MANY of us know all too well the consequences associated with a big night of drinking. The headache, dry mouth, uneasy stomach and general feeling of self-pity.
No one looks forward to a hangover. In fact, people will try pretty much anything (except not ordering that extra round of shots) to avoid one.
Cures range from the obvious like drinking plenty of water and popping a couple of aspirin before bed to eating prickly pear cactus, throwing back some activated charcoal and having sex.
But navigating your way through the ever growing list of miracle hangover cures may be a thing of the past, with the invention of a new synthetic alcohol that eliminates the risk of a hangover all together.
Drugs scientist and Imperial College Professor, David Nutt has created the aptly named 'alcosynth', which is designed to mirror the effects of alcohol minus the throbbing headache.
According to The Times, Professor Nutt has plans to roll out alcosynth in over one hundred cocktail bars by 2020.
Over the decade, his team has been experimenting with approximately 80 different substances that imitate the way alcohol works on the brain but poses less of a health risk.
These different options have been reduced to just five, one of which will be submitted to Brtain's Food Standard's Agency as a novel "food ingredient".
"I've been working in this field since 2005 without any (commercial) success. So a couple of years ago I started working with business people who explained that I would have to get investors," Professor Nutt told The Times.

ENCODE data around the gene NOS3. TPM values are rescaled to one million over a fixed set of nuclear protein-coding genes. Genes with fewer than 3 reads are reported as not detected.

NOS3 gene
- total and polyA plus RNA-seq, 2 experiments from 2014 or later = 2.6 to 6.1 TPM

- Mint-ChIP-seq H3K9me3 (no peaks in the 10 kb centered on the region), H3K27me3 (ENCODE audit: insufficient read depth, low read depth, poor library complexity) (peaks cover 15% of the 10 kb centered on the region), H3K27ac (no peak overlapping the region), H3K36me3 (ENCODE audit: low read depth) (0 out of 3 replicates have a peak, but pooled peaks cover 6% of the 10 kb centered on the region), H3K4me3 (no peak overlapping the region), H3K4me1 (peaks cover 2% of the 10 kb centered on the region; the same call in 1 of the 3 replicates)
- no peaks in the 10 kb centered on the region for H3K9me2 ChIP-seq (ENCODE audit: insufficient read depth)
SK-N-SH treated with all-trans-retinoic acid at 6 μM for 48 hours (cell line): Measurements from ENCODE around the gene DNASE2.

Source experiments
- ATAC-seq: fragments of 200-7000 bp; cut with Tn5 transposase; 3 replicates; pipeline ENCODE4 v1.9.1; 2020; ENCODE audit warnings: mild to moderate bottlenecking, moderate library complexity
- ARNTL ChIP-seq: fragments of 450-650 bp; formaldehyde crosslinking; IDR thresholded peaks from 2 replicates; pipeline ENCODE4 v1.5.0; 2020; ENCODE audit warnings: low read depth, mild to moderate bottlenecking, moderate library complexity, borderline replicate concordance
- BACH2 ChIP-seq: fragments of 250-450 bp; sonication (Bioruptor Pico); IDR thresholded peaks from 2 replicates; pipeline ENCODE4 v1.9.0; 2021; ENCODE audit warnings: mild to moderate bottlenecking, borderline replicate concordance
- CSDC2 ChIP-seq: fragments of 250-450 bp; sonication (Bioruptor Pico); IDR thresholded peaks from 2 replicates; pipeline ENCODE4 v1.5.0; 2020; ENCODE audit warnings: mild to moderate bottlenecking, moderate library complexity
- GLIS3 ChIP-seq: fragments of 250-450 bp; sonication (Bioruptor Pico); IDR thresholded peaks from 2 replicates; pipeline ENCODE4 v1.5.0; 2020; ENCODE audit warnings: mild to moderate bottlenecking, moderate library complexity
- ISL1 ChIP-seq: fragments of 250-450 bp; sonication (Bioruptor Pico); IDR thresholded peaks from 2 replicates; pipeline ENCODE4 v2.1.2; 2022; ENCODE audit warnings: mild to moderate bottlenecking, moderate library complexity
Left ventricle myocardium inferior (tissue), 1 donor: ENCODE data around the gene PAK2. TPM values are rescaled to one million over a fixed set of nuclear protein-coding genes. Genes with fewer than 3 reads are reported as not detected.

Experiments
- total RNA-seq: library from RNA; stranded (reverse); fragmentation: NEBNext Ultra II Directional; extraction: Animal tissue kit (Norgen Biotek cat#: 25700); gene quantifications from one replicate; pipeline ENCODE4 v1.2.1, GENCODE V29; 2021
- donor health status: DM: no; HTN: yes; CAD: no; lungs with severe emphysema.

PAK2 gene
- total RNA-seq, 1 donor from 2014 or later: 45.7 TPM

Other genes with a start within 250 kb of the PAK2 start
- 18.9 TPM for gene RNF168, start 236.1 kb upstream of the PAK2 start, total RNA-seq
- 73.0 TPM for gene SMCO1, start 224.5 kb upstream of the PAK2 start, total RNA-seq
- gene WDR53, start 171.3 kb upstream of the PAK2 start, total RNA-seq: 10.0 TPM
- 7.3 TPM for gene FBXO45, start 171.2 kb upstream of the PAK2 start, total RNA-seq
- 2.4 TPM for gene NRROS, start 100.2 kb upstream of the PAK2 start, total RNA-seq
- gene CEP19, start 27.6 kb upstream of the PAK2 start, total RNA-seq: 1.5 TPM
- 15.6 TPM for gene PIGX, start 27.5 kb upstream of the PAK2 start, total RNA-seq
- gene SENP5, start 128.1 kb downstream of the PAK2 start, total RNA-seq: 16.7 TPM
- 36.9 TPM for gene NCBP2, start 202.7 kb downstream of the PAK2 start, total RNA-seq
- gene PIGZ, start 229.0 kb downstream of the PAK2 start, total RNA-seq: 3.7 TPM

"We formed this company to explore a range of alcohol alternatives. The current plan is development as a foodstuff. We would hope to take this through the FSA to conform with the levels of safety and toxicology criteria for a food ingredient."
Professor Nutt and his team are trying to raise $11.8 million (£7 million) to fund the final round of safety checks to ensure that the product is fit for human consumption before it can be put forward to be sold to the public.
The reason you can go out and chug alcosynth all night without feeling like death the next day but you can't do the same with margaritas is because of a compound called acetaldehyde.
This is the compound that is responsible for hangovers when it gets broken down in the liver but, unlike regular alcohol, alcosynth doesn't cause a build up of acetaldehyde, meaning you get to skip the nasty hangover.
Professor Nutt has hopes that alcosynth will be able to replace all regular alcohol by 2050.
"It will be there alongside the scotch and the gin, they'll dispense the alcosynth into your cocktail and then you'll have the pleasure without damaging your liver and your heart," he told The Independent.
"They go very nicely into mojitos. They even go into something as clear as a Tom Collins. One is pretty tasteless, the other has a bitter taste."
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